Hello, patriots! Civics lesson No. 72: Did you know politics ruins good people? For example, I know Elle Woods, the lawyer, the dumb-blonde joke from Bel Air who made it to leafy Cambridge and inspired all of Harvard to think of new shades of crimson to go with their plaids and cobblestones. I loved Elle Woods in Legally Blonde, the prototypical Reese Witherspoon comedy. And you are no Elle Woods. Sure, you've gone off to Washington and made Legally Blonde 2: Red White & Blonde, and of course, your name is Elle Woods and you show up on Capitol Hill surrounded by gray suits but wearing pink Chanel and a pillbox hat, clutching a shaking Chihuahua in matching Jackie O duds. Which looks like Elle Woods.
You say things like “This is just like C-SPAN, except I'm not bored.” Which sounds like Elle Woods. Your head too, it's all cheekbones, rounding off into a chin that just dares a fool to say something condescending - then you can pull out your withering look of indifference.
Which looks like Reese. What doesn't feel like Reese is the indifference in her eyes - directed out at the audience. For a few films now, Witherspoon has become the great hope of so-so comedy, a light, smart presence who single-handedly commands a room and gives scary conviction to even the fluffiest part. And the problem with so much comedy lately is the stars are so routine, you spend your time watching the character actors who fancy up the place, then shrug when asked to acknowledge the charm of the leading man or lady.
But Reese works miracles, despite a limited range: plucky to plucky, with alternating shades of ditzy and poise. She is the ultimate studio Barbie: Drop her in a new outfit, give her a new job, boyfriend and playhouse and sports car, and the resulting product is worth far more than if you just selected any old off-the-rack doll. Her talent and charisma elevates bad movies. But with Red, White & Blonde, I fear lazy screenwriters and directors are starting to rest entire films devoid of energy or ideas on her.
Maybe that's why her hair seems to have a golden halo of light around it in every scene.
She tries to find something fun to say with the characters but she looks bored and awkward. In the first Legally Blonde, her boyfriend told her he couldn't marry her. He's from New England. He needs “a Jackie, not a Marilyn.”
Red White & Blonde finds her as a proud Marilyn but has to make her a Jimmy, as in Stewart, and crusade for a cause. The results are so mind-numbingly desperate and formulaic, so lacking the pluck and surprise of the first film, especially, it even asks us to buy a plot point we thought was already established.
Elle is a teetering character: We laugh at her sense of entitlement, her vocabulary, her obliviousness to the way the world operates, even as we're asked to believe, beneath it all, she has the rare unflappability and resourcefulness to make a difference. But we knew that.
This new one spends an incredible amount of time running Elle by Beltway cynics and not enough time giving us the curlicues and bright colors and great costumes that we want. The reason for Elle going to D.C. is admittedly promising: She's getting married to Luke Wilson's character (call him Stiff), and wants to send an invitation to her dog's mother. When she finds out mommy woof is being used as a test subject by a cosmetics firm, she calls an old Harvard acquaintance, now a congresswoman (Sally Field).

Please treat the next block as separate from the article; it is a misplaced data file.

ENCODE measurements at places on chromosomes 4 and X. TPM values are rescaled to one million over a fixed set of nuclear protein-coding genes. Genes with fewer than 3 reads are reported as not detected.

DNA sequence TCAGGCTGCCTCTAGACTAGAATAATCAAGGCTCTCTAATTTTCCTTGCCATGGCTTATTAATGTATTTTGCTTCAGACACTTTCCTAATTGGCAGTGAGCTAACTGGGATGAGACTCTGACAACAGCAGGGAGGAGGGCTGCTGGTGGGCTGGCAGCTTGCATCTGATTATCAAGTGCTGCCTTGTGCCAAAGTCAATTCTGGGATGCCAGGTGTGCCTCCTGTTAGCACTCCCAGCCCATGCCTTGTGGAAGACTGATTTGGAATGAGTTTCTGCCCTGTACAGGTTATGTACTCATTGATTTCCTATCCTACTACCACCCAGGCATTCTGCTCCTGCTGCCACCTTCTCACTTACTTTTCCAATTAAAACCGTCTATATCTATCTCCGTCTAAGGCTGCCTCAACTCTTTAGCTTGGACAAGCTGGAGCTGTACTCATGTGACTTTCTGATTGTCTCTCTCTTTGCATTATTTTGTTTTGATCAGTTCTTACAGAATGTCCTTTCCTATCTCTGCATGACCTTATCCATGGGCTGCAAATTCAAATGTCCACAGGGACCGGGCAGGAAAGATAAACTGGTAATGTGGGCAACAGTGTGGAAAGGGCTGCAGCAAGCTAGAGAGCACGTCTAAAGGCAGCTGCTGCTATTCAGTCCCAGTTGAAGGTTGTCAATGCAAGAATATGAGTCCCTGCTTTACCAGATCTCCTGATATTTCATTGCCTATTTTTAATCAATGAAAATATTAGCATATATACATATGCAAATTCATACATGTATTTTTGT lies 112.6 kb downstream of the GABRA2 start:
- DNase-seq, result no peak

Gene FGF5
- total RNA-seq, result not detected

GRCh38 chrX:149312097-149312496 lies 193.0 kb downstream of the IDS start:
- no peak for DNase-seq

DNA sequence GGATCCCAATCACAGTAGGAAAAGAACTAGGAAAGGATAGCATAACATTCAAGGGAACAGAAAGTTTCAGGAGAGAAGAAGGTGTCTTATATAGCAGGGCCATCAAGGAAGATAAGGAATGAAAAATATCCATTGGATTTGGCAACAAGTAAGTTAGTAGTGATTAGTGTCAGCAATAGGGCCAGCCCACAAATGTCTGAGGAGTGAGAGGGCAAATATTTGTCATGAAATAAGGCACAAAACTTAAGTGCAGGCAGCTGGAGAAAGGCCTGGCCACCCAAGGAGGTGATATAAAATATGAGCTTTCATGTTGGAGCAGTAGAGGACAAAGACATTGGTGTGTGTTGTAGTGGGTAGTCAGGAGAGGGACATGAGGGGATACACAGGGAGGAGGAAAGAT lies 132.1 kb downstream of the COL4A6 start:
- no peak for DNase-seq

Elle gets a job in her office and sets out to get anti-animal testing legislation passed. I liked that idea. It's silly, but it doesn't give her anywhere to go with the character. The single revelation is that her dog is gay - it's not a laugh worth $9, but it's in the goofy direction we think we're going to get. The problem: You don't want to have to think about a plot - you didn't with the great classic comedies of the 1940s, either, for example - but director Charles Herman-Wurmfeld, who made the cute indie hit Kissing Jessica Stein, leaves no doe-eyed-innocent-takes-on-Washington-establishment clich unturned, or even tweaked.
“Once upon a time I loved politics and I wanted to do some good,” says an aide. There's the bit with a secretly taped conversation that's damaging to a politician (we assume; it's never actually played).
And even when Elle gives her big speech to Congress at the end, she goes completely off topic to urge “Speak up, America!” About what, I'm not exactly sure; though the film rests so much importance on this last inspiring advice, you half-think it truly believes pop-up presentation folders is one secret to changing the world.
Jennifer Coolidge returns as Elle's tacky Boston hairdresser, a skittish bundle of forced smiles squeezed into white leather, and she's so unabashedly loopy it really should be her movie.
Instead, Red White & Blonde is so bored with itself it doesn't even bother to end. All the questions about Elle's bill and her dog get covered by titles printed over a final montage.
The movie looks cruddy, too: They shot in Washington, but I swear a half-dozen scenes used digital Washington backdrops. Then as if to add insult - even Elle's signature costumes are uninspired.
On the eve of the Fourth of July, the only patriotic moral I have to derive from all this is: You can fight Uncle Sam, but all that's waiting at home is Luke Wilson and a closest full of Jimmy Choo shoes. Even if your name is Reese and your Chihuahua is gay.